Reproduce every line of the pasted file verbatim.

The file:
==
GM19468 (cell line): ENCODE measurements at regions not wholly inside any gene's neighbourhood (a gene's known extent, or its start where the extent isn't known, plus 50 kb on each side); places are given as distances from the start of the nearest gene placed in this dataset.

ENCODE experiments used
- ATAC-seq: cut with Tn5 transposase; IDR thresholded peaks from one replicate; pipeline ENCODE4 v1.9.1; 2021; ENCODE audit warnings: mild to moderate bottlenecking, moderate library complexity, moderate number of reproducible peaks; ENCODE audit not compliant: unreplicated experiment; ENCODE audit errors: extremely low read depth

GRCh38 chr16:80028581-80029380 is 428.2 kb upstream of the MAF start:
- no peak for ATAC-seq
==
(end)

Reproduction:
GM19468 (cell line): ENCODE measurements at regions not wholly inside any gene's neighbourhood (a gene's known extent, or its start where the extent isn't known, plus 50 kb on each side); places are given as distances from the start of the nearest gene placed in this dataset.

ENCODE experiments used
- ATAC-seq: cut with Tn5 transposase; IDR thresholded peaks from one replicate; pipeline ENCODE4 v1.9.1; 2021; ENCODE audit warnings: mild to moderate bottlenecking, moderate library complexity, moderate number of reproducible peaks; ENCODE audit not compliant: unreplicated experiment; ENCODE audit errors: extremely low read depth

GRCh38 chr16:80028581-80029380 is 428.2 kb upstream of the MAF start:
- no peak for ATAC-seq